Starters can come in many sizes and shapes, but for sheer luxury and excellence, its hard to beat a single large fresh pan fried scallop, garnished with a small spoonful of fresh salmon caviar and a sprig of parsley. Other appropriate garnishes would be fresh dill, a dollop of tartare sauce, or a swirl of truffle aioli on the plate. If one looks ungenerous, then give them two smaller ones. Your choice. Or give them one tiny one and call it an amuse bouche. Honestly, this dish can easily be prepared in the few minutes between calling your guests to the table and doing serious kitchen work on the mains.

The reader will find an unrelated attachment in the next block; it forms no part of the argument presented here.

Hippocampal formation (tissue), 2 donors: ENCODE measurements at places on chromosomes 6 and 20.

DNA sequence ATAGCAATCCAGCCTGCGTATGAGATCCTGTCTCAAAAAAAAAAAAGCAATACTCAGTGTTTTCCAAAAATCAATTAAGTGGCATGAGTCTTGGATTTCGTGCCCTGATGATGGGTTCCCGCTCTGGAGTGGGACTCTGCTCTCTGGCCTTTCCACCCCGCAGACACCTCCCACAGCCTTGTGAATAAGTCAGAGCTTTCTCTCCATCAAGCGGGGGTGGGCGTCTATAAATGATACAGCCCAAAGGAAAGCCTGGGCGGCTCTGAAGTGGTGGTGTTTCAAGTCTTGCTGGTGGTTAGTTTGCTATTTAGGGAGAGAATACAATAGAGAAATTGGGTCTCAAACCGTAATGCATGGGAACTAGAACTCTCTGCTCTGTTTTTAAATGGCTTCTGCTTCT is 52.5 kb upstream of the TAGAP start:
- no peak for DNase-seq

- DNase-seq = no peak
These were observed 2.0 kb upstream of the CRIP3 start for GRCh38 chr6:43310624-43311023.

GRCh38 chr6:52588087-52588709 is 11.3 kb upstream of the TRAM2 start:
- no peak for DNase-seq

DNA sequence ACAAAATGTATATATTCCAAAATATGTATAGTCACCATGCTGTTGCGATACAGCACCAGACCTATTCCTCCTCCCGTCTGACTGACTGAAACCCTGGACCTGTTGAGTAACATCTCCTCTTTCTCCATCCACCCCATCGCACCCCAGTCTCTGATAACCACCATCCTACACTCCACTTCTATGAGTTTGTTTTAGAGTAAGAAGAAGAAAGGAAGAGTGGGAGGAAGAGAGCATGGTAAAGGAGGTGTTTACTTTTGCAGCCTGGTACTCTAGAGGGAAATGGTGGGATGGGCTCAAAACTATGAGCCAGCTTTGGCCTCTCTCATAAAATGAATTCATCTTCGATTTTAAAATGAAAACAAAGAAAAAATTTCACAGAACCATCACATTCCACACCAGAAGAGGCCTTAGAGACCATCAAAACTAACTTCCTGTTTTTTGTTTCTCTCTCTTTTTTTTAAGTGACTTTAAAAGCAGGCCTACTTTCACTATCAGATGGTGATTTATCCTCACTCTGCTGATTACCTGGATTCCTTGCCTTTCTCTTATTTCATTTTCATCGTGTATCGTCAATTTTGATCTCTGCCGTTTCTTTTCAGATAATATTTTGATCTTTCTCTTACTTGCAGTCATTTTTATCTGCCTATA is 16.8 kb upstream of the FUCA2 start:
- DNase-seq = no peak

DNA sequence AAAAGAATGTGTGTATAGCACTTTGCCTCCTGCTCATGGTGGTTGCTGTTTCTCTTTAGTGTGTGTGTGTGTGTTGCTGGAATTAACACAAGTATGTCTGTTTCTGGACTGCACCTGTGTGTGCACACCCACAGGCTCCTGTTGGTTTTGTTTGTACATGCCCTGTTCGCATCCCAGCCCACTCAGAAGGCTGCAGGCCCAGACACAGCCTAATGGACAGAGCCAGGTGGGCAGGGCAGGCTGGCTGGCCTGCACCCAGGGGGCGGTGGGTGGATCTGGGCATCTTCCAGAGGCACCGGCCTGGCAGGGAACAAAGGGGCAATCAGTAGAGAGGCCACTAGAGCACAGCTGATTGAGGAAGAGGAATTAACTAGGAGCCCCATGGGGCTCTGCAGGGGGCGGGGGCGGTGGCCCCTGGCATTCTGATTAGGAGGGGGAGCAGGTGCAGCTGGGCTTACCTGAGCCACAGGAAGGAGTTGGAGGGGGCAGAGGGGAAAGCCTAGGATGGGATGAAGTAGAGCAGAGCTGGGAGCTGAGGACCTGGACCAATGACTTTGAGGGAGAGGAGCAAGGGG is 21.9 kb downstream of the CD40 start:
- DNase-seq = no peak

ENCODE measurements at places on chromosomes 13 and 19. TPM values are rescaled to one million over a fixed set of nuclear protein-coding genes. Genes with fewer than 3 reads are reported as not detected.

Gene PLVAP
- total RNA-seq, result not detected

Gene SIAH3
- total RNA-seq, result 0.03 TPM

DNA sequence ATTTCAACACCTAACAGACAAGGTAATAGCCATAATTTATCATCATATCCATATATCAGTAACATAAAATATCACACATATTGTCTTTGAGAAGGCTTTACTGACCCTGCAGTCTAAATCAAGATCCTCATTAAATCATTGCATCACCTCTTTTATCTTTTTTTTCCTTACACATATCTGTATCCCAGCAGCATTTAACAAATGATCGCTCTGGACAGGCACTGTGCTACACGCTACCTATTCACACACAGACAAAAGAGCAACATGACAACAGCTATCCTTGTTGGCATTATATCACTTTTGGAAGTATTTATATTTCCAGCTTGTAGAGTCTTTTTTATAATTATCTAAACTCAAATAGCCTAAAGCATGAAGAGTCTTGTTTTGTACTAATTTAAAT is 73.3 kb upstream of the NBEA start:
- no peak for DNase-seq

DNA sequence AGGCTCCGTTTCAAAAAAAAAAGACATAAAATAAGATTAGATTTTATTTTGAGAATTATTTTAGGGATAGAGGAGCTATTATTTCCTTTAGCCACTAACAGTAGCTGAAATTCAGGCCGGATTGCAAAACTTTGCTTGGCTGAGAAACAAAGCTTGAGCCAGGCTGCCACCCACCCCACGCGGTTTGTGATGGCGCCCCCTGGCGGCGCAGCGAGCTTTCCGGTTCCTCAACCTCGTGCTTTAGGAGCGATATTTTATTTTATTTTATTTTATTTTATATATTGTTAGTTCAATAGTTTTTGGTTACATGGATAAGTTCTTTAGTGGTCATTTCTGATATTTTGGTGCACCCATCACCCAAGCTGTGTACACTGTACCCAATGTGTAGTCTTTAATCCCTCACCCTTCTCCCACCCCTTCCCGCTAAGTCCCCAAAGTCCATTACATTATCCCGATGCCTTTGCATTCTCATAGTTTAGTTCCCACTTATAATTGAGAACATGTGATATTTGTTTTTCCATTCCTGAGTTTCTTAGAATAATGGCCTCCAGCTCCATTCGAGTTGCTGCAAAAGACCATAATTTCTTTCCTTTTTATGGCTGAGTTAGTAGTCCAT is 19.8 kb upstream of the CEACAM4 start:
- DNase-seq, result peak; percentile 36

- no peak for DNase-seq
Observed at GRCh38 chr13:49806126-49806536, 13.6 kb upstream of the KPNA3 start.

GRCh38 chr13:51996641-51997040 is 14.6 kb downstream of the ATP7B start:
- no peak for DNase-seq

PAN FRIED SCALLOPS
- 1 or 2 scallops per person
- Olive oil
- 1 tsp salmon roe caviar per person
Preparation and cooking
- Heat equal quantities of oil and butter (the oil will keep the butter from burning) in a frying pan until they are smoking hot.
- Wash and dry the fresh scallops, then place them with tongs into the hot fats.
- After no more than 3 mins, turn them over and cook for another 3 mins, until both sides are browned.
- Lift them out with the tongs and drain them on a thick paper towel.
- Serve on a small plate, with the salmon roe caviar and parsley for garnish and serve at once.
The draft cookbook contained no photographs, but the ebook is nicely illustrated. The featured image is my favourite from the whole book.
All nine episodes of the television series are available on YouTube.
Categories: Market to Table